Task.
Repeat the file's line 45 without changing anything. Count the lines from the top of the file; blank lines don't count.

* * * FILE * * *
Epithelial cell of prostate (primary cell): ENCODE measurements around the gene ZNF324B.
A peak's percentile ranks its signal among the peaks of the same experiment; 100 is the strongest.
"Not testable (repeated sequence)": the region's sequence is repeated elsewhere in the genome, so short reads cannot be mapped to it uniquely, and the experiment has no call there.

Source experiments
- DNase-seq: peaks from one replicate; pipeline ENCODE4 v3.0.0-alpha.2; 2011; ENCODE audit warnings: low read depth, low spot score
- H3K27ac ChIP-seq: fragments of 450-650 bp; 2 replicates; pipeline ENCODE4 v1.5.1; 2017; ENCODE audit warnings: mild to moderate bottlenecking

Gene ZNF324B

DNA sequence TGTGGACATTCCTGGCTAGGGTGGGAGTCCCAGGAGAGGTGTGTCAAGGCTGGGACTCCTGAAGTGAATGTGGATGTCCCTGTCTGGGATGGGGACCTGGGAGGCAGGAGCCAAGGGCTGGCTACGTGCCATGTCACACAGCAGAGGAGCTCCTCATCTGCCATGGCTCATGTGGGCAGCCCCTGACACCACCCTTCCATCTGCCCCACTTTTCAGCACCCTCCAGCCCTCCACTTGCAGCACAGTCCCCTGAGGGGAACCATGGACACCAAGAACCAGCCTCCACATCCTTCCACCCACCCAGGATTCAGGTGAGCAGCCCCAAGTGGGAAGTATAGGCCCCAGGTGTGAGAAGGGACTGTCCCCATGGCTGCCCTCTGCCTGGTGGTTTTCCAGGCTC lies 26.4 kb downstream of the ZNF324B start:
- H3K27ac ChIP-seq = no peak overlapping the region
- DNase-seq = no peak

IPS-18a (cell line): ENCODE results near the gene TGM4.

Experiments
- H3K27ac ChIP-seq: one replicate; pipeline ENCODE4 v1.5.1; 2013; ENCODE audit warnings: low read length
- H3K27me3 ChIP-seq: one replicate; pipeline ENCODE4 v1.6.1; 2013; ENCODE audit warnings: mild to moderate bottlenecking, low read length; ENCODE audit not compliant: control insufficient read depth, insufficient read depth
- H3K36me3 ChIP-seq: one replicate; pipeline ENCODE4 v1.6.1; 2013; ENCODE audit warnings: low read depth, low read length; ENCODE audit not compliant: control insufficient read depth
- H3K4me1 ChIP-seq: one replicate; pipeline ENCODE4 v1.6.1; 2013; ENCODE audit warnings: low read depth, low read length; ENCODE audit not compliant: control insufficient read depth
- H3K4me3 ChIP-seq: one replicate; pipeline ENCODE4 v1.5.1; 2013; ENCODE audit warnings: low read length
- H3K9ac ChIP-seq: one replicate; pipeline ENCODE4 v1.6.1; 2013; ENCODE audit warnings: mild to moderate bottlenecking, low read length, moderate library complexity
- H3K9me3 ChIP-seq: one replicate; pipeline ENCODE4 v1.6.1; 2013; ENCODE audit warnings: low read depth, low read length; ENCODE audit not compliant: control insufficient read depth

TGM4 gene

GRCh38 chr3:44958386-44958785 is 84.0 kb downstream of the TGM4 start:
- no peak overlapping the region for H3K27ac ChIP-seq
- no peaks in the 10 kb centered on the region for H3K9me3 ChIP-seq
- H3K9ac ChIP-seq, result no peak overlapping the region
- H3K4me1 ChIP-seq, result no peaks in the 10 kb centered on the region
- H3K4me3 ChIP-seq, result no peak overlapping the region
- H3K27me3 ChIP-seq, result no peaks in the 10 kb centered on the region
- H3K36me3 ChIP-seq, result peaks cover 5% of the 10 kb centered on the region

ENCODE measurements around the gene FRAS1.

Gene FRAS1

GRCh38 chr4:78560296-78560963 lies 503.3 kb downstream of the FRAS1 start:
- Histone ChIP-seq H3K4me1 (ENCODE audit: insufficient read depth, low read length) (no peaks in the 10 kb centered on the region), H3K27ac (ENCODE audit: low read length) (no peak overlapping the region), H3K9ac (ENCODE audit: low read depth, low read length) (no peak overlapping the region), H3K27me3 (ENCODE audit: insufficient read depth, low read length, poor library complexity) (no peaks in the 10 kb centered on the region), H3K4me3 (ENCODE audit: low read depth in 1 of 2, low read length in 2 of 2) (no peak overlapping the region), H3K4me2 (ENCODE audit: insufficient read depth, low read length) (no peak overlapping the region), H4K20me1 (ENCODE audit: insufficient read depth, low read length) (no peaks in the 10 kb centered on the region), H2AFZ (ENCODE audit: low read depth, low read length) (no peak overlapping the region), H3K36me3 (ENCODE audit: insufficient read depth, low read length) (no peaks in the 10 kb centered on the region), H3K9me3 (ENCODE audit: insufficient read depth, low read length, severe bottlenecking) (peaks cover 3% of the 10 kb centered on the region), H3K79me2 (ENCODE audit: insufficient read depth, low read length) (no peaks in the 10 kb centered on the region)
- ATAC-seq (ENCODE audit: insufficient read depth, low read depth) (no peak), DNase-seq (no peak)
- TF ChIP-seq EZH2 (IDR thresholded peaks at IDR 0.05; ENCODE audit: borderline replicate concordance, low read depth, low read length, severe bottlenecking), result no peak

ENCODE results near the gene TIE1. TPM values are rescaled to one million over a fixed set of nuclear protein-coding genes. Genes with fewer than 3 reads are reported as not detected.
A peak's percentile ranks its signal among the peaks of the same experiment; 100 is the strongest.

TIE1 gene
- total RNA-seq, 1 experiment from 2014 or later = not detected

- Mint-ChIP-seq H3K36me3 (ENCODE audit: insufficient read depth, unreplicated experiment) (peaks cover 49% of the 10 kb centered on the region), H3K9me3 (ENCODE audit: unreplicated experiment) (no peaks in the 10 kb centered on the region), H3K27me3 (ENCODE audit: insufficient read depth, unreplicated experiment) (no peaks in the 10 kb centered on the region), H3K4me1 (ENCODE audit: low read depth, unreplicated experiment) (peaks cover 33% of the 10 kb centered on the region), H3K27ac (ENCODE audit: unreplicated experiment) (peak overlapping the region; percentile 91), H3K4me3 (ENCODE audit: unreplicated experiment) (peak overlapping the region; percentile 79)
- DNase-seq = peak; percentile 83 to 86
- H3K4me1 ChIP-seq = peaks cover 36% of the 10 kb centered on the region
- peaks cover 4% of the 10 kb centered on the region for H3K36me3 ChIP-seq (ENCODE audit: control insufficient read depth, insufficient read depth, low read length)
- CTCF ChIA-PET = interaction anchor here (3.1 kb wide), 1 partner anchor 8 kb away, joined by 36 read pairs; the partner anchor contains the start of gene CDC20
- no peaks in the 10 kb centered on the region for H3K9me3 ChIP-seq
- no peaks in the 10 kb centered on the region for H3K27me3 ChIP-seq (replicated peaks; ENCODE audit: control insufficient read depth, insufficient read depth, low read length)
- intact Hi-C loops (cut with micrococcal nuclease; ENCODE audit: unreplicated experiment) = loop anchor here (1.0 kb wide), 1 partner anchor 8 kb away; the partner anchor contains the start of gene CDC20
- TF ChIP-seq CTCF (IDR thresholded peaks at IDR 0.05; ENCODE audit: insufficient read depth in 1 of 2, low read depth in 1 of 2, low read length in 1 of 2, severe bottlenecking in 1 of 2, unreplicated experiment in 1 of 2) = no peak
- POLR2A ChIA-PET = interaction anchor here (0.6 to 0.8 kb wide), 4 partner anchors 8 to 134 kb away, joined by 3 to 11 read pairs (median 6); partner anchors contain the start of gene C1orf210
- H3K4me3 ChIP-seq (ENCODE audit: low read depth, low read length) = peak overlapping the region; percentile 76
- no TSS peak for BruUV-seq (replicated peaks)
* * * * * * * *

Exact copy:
- no peaks in the 10 kb centered on the region for H3K27me3 ChIP-seq (replicated peaks; ENCODE audit: control insufficient read depth, insufficient read depth, low read length)